10 Ways to Green Your Ramadan

A Green Ramadan is an opportunity to remember and respect our planet which, through the grace of Allah, provides us with the sustenance with which we nourish our bodies and community spirit during a month of fasting. Interacting mindfully with our environment is simply a manifestation of faith. As we refrain from food and drink this blessed Ramadan, let us reaffirm our sense of self-restraint and accountability to the Creator, the Provider of Sustenance.

  1. Eat Local & Organic. How much greenhouse gasses were emitted for that huge box of medjool Saudi dates to reach your house? Shop for local, seasonal produce at local farmer’s markets. Local foods are often more fresh, taste better and help us keep in touch with the seasons. When we eat local foods, we support our local economies and our food has a shorter distance to travel, helping to reduce pollution. If you’re having a potluck, challenge your guests to use ingredients from within 100 miles of their home, from the potatoes and tomatoes, to the garlic and onions.
  2. Use Re-usables. As many plates, cups, napkins, and utensils as possible should be reusable, and if not reusable, compostable and/or recyclable. If you can’t use proper dishes and utensils, use dishwasher-safe, renewable products from Preserve or Bambu that can be found in your local markets. Donate cloth napkins that you’ve made from old clothing or purchased from eco-sites like ReUseIt.com. Explore the possibility of renting dinnerware from a local restaurant. Consider donating to Green Muslims’ IftaRRR initiative, partnering with area masajid to reduce waste generated during Ramadan iftar celebrations. Use beverages in aluminum cans and glass bottles: they are more easily recycled than plastic. Serve foods that can be easily eaten “sunna-style” with the fingers. Using real cutlery and tableware reduces the trash that goes into our landfills.
  3. Serve Products With Less Packaging. Avoid prepared foods that have throw-away plastic spoons, stirrers or bowls. Instead of individual bottles of water, use a pitcher of water. Make sure to recycle what packaging you can, but less packaging means less waste going to landfills.
  4. Make Recycling Easy. Make bins to sort trash visible and readily available. Make an announcement, post signs, and have “recycling ambassadors” make sure items go in the proper bin. Have one bin for food waste that can be taken to a compost bin; the second for recyclables such as glass and aluminum cans; and the third for regular trash.
  5. Go Vegetarian. Vegetables and fruits are always zabiha. At the least, reduce the amount of meat served. High meat consumption is one of the largest contributors to global warming. If you must have meat, have only one meat dish, use meat sparingly, or only as a garnish. In addition, use meat that is not only halal, but organic. When serving seafood, make sure it is sustainably grown. Having at least one vegetarian iftar a week is better for our health and the planet.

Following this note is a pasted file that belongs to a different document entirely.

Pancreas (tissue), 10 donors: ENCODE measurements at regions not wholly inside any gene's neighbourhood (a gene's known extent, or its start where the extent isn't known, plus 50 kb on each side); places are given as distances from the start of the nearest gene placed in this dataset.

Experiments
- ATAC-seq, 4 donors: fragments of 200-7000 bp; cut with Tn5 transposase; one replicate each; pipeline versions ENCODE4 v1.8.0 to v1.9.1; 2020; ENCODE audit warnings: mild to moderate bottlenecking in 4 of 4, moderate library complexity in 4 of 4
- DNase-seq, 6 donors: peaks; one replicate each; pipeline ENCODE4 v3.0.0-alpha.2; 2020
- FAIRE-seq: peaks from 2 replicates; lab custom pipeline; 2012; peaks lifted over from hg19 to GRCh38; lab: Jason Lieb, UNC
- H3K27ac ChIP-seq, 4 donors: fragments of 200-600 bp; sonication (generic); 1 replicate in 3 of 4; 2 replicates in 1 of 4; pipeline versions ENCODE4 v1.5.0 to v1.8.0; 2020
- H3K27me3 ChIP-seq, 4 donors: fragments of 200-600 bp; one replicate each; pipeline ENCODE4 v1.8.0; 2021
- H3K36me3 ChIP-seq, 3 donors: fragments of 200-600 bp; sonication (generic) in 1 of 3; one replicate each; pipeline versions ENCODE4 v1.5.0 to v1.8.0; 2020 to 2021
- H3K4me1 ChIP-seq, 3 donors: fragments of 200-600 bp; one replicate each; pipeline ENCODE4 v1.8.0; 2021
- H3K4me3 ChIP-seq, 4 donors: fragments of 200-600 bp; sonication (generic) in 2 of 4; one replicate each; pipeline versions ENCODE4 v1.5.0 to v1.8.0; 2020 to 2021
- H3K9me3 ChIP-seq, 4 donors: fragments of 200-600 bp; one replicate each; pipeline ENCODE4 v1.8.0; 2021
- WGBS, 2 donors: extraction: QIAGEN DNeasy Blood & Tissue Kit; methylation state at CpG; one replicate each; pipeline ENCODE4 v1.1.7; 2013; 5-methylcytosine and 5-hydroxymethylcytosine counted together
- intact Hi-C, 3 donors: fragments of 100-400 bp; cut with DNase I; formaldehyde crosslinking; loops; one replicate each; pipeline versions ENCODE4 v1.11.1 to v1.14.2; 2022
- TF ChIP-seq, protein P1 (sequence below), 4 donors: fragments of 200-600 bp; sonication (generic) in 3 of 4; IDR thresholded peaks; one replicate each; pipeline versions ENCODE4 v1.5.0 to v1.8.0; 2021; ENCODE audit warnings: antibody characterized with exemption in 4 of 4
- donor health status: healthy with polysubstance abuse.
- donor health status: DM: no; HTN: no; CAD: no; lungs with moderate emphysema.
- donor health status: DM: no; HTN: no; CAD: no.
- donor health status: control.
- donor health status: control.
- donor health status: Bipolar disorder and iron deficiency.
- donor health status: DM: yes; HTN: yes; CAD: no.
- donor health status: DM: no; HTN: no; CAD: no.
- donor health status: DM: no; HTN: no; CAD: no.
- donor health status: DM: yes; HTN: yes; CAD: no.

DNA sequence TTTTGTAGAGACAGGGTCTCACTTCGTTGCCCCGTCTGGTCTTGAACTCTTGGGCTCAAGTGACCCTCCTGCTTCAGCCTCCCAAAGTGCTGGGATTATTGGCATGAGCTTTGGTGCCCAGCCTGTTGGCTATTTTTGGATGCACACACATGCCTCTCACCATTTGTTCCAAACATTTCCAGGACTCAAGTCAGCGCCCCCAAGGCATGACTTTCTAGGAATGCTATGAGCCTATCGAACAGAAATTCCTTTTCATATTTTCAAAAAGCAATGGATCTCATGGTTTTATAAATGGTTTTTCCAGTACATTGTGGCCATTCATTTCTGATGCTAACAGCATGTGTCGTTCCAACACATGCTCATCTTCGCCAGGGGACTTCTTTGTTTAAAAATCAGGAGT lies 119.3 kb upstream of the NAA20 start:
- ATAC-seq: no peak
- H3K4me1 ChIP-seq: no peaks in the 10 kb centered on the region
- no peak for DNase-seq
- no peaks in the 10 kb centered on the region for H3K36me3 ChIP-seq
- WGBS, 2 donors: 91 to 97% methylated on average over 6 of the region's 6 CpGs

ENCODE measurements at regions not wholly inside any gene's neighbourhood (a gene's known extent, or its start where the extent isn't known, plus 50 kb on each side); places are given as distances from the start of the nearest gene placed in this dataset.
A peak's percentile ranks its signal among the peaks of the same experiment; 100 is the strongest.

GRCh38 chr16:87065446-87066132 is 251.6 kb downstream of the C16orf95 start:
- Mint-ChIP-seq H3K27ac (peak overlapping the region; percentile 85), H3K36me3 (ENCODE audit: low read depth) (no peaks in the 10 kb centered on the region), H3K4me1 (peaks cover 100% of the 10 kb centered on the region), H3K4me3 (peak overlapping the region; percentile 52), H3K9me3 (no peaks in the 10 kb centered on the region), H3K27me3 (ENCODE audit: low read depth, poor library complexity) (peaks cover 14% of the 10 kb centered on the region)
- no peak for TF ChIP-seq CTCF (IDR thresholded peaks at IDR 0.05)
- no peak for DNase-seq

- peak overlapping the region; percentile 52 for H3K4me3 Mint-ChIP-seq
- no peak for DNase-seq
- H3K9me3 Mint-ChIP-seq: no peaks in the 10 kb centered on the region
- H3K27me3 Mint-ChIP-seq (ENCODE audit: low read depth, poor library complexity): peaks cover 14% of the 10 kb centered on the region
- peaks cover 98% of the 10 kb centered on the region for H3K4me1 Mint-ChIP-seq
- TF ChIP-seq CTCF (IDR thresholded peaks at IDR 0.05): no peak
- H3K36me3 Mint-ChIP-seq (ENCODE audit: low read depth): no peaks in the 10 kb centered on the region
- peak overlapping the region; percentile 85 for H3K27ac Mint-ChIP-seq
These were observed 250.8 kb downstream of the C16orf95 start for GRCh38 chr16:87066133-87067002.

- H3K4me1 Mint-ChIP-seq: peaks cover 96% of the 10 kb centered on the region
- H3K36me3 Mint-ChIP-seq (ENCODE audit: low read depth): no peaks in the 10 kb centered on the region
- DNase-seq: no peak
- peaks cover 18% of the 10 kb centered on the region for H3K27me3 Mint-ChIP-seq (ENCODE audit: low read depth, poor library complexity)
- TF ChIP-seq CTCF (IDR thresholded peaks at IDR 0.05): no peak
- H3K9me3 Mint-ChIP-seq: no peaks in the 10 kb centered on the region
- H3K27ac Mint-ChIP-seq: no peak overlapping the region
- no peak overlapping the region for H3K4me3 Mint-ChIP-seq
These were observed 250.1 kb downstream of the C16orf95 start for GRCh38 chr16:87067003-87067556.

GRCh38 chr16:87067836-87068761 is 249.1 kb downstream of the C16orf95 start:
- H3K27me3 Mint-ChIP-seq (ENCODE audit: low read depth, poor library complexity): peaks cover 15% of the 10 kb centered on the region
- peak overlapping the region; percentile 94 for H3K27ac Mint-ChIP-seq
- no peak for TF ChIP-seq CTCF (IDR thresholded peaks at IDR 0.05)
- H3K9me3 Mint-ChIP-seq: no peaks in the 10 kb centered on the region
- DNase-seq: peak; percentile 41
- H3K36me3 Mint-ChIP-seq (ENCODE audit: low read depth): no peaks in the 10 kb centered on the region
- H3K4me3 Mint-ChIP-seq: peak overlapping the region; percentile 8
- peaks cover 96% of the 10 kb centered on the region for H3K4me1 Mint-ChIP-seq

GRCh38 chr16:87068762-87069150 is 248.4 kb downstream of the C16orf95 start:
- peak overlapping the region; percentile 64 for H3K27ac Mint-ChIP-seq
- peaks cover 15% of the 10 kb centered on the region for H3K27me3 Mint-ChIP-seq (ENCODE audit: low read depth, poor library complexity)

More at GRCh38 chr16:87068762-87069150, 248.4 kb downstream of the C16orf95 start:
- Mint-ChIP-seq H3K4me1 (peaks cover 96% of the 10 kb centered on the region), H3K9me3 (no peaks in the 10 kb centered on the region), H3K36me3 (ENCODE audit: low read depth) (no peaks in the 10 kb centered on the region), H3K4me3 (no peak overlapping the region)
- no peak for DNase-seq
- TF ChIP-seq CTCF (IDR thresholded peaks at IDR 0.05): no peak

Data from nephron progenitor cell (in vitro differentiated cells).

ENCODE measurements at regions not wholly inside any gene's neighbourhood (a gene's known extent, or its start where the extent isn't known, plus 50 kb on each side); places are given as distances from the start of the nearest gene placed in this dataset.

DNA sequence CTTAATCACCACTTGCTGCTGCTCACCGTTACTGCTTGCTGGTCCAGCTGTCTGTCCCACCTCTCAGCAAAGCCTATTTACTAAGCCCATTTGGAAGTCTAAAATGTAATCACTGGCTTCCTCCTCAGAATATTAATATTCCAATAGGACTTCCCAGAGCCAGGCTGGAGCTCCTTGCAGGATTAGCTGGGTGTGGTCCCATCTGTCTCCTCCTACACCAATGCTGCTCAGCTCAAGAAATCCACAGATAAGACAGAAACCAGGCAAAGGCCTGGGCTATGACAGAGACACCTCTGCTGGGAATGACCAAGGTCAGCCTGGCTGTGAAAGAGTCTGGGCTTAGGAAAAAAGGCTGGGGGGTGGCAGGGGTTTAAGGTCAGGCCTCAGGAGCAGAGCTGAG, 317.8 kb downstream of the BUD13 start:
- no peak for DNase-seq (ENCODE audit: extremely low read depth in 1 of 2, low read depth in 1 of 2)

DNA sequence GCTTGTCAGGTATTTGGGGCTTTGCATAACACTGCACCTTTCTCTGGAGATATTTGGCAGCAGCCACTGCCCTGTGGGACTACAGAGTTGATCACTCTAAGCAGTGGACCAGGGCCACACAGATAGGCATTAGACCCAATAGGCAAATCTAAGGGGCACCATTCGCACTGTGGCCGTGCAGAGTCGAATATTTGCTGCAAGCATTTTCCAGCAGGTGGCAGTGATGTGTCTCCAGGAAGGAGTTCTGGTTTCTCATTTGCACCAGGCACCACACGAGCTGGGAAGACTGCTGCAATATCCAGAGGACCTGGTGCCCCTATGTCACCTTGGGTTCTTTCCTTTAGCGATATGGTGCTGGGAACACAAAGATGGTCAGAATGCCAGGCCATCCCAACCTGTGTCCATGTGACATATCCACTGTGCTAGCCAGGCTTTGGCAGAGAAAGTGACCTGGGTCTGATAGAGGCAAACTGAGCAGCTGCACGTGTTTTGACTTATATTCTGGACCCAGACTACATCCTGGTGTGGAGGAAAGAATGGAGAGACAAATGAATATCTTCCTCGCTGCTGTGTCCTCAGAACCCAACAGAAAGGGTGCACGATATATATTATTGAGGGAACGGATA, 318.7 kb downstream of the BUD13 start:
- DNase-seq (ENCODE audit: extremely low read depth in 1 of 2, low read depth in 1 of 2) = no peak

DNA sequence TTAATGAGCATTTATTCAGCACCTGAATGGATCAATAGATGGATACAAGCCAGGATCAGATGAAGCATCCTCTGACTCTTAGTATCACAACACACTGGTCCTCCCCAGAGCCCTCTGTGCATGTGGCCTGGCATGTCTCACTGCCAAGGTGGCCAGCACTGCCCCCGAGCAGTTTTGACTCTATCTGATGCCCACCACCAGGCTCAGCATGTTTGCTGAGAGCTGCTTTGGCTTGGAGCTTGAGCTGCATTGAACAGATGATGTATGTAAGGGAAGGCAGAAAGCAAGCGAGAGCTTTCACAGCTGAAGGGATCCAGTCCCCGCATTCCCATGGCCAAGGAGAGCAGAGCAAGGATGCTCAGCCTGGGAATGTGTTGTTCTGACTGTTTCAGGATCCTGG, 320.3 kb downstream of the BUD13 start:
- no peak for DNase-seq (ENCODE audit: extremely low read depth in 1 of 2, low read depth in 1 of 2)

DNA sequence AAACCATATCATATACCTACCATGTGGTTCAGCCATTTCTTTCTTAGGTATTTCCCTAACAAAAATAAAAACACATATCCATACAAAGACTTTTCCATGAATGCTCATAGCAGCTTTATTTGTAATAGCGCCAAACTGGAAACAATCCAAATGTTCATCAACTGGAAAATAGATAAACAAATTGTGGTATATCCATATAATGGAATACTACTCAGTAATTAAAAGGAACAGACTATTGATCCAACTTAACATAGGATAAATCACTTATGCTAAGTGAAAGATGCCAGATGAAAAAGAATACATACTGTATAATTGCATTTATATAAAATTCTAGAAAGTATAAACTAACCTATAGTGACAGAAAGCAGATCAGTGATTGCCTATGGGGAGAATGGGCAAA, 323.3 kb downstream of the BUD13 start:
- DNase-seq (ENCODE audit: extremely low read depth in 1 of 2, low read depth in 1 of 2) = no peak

6. Encourage Guests to Travel Green. Give door-prizes or party favors to those who carpool, use public transportation, bike or walk to the iftar. Green gifts like the Green Deen book; a cup of fair-trade, organic coffee from a local coffee shop; freshly baked cookies made from organic flour and rainforest-friendly chocolate; or cloth shopping bags are inexpensive but sustainable ways to make the reward for living gently on the earth more immediate.
  7. Clean Up Green. Use biodegradable cleaning products to wash tableware and napkins and for general cleanup of tables and counters, or make your own from common household products like vinegar and baking soda. For whatever trash you do have — hopefully not much — use biodegradable trash bags. When we use environmentally friendly cleaning products our indoor environment is less toxic and fewer hazardous chemicals are released into the air and waste water streams.
  8. Make Wudhu Like the Prophet. Make it a habit to be more mindful of water consumption this Ramadan. Instead of running the water on full throttle, set the faucet to a trickle and make a thorough wudhu with as little water as possible. Not only does it save on water, but it makes bathroom clean-up easier.
  9. Make the CF Light Bulb Change. Typically during Ramadan we spend a lot more time at our local masajid/mosques or community centers. Donate a compact florescent light bulb to your local masjid or community center so when we burn the midnight oil for those long tarawih prayers or spend those blessed nights in worship, we are using less energy and saving money.
  10. Make Dua. Never underestimate the power of prayer. Ask Allah to assist us in healing our planet and — combining faith with action — help us to be agents of change in making our planet a healthier, sustainable, and more beautiful world-community.

Wherever you find yourself having iftar this Ramadan share with others, through words and actions, how Green Ramadans are better for our planet. Have a goal of making each iftar a zero-waste event.

“The faithful servants of the Beneficent
are those who walk upon the earth gently…”